SF: In the beginning, news sites weren’t paying their writers. That’s changed.
WB: Do you take on established authors or case-by-case?
SF: I take it case-by-case, because although I work with established writers, I also take on new authors. I have to read the book. It depends on the quality of the project. The person has to be a quality author.
I do a lot more for my authors and charge a lot less.
I use YouTube; when they re on TV I record them. I work with them on their web presence, which is the most important thing. I actually have a staff that helps me with that.
They need someone to help them build an image.
WB: So that includes book tours?
SF: A book tour is very involved. Believe me, I have a stack of books on my desk, and I can’t take on every person who contacts us. Everybody today thinks he’s an author, and very few actually make any money. I let authors know right up front what they can expect. Experience tells you that. I won’t take on a book or author if I don’t think it will work. Mostly my clients come by word-of-mouth; I feel I must be dong something right!
WB: You are also filling a need for more than just individual authors.
SF: Publishers hire freelancers to save money because it’s cheaper than paying their in-house publicists.
WB: What does a typical campaign for a book look like?
SF: I write the press release, work with radio and then hopefully we get some TV. Mostly, all me, doing all the work. I generally have my author sign up for a month at a time; they usually sign up for another month. I also have a web person who handles all of that. She’s an expert at it, and she builds a web presence, links, social networking, etc.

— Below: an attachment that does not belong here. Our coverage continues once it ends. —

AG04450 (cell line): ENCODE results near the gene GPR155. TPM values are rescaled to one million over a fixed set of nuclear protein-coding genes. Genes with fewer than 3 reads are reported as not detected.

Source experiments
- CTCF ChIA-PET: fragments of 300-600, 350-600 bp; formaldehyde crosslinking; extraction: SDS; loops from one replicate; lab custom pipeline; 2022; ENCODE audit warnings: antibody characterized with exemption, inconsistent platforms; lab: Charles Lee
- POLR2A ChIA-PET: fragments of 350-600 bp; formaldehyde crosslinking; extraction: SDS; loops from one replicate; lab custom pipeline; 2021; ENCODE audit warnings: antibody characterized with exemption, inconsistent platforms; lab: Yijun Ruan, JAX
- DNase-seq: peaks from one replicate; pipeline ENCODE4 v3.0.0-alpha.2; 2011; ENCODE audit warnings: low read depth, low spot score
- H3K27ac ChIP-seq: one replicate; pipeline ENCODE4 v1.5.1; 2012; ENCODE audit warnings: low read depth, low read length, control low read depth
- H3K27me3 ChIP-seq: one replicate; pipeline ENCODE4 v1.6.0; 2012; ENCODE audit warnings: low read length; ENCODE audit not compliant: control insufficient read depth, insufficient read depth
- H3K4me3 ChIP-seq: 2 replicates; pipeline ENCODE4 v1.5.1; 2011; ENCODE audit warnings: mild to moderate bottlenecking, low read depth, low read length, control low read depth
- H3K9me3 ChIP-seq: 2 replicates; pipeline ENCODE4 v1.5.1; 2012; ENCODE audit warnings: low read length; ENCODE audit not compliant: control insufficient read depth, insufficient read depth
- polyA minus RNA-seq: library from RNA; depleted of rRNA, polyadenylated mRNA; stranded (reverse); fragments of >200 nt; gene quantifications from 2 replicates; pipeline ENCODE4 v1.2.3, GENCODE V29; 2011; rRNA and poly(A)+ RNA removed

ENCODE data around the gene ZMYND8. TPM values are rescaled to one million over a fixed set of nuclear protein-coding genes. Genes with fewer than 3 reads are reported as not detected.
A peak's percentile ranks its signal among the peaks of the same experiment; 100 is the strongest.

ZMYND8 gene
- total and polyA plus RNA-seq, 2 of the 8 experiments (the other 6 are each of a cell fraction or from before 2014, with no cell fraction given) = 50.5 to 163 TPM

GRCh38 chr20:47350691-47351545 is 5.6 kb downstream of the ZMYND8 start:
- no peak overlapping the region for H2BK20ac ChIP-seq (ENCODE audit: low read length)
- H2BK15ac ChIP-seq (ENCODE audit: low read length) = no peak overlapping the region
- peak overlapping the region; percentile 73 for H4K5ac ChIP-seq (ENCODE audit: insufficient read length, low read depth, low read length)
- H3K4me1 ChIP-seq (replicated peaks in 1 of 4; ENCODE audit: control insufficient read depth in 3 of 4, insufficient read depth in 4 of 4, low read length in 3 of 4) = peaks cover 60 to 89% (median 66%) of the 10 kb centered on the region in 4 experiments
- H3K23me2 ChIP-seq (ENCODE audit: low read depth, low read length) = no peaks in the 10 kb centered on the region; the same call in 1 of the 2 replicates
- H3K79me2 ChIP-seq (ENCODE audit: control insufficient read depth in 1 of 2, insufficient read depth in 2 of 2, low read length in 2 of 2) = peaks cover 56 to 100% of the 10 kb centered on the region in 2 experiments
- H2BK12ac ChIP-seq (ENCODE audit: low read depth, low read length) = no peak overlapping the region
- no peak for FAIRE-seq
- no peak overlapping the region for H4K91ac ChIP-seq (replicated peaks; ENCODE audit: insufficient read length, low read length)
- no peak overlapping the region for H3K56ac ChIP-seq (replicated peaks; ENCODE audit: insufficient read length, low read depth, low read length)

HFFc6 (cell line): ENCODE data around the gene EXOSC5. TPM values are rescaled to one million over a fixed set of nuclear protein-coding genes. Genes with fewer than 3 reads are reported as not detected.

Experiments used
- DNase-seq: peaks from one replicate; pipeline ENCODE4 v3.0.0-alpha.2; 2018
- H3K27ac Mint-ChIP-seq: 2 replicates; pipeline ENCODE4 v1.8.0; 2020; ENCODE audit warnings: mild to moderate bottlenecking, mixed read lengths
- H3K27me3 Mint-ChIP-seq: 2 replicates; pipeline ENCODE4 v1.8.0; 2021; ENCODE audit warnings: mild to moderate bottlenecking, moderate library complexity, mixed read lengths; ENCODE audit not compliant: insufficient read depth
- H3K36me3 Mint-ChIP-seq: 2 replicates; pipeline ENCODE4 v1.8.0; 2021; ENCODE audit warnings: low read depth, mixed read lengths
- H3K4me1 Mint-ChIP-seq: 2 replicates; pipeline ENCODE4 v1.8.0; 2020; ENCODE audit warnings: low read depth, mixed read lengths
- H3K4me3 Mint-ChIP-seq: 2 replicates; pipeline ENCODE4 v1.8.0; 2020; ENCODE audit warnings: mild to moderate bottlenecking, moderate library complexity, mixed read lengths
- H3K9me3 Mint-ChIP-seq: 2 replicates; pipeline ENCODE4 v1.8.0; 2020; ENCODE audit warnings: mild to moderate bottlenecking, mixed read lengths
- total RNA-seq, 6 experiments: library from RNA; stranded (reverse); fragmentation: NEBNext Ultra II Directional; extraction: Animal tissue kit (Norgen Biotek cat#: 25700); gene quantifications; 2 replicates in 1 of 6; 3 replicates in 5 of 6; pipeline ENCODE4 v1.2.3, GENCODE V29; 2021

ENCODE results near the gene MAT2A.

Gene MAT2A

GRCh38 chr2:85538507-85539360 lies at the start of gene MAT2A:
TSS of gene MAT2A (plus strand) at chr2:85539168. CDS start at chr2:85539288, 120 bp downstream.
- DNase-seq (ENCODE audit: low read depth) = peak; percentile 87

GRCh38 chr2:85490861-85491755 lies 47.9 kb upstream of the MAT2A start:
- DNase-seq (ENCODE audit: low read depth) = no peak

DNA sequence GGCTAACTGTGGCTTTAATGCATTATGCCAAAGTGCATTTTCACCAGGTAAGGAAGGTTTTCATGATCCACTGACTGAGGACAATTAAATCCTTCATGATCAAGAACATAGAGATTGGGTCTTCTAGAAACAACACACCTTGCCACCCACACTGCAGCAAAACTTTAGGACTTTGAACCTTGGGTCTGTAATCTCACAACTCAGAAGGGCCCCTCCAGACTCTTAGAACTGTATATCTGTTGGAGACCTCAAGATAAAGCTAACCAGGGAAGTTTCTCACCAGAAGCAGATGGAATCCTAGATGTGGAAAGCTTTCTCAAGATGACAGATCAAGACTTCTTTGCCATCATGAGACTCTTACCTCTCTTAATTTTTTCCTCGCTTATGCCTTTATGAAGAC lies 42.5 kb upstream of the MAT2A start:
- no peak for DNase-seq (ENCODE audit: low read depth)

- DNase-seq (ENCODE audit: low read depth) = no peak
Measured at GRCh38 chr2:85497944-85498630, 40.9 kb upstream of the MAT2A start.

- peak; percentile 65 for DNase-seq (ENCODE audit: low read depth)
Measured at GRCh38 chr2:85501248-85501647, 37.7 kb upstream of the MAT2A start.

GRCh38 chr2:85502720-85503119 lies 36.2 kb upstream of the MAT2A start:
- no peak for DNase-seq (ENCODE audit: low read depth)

WB: I’ve heard it said that a publicist’s rolodex is more important than, well, most things.
SF: It’s the biggest part to my job. Sometimes I go to Fox News Channel and shake hands and keep up appearances. Without my contacts … that’s what people pay me for. You have to be a people person, but you also have to be organized and keep up with the technology.
WB: I’ve heard a few notorious stories of publicists forced to re-schedule.
SF: Even some lesser-known authors and pundits have day jobs, so you have to keep on top of them, too. The first 10 years or so, I was working day and night, it was ridiculous. I now take off on weekends, check my emails, etc. I take some down-time, flush it out of my mind. You have to be prepared on Monday morning, though.
WB: But you also obviously enjoy what you do.
SF: I love the work because I feel very blessed. For years I prayed, “Give me a job where I can showcase my talents.” I’m a self-taught person. Finally I was blessed with this wonderful job. It really is rewarding. When your clients call up and love you, it’s great. It’s great how you can change a writer’s career, getting them on an important show …
WB: With all the new technology out there, what is the best way for a writer to disseminate his or her message?
SF: Talk radio is the No. 1 way to promote anyone. I can’t say enough about it. Even though a lot of people are going to satellite … talk radio is huge.
WB: Sandy, thanks for giving us an insider’s view of the PR world; we appreciate it.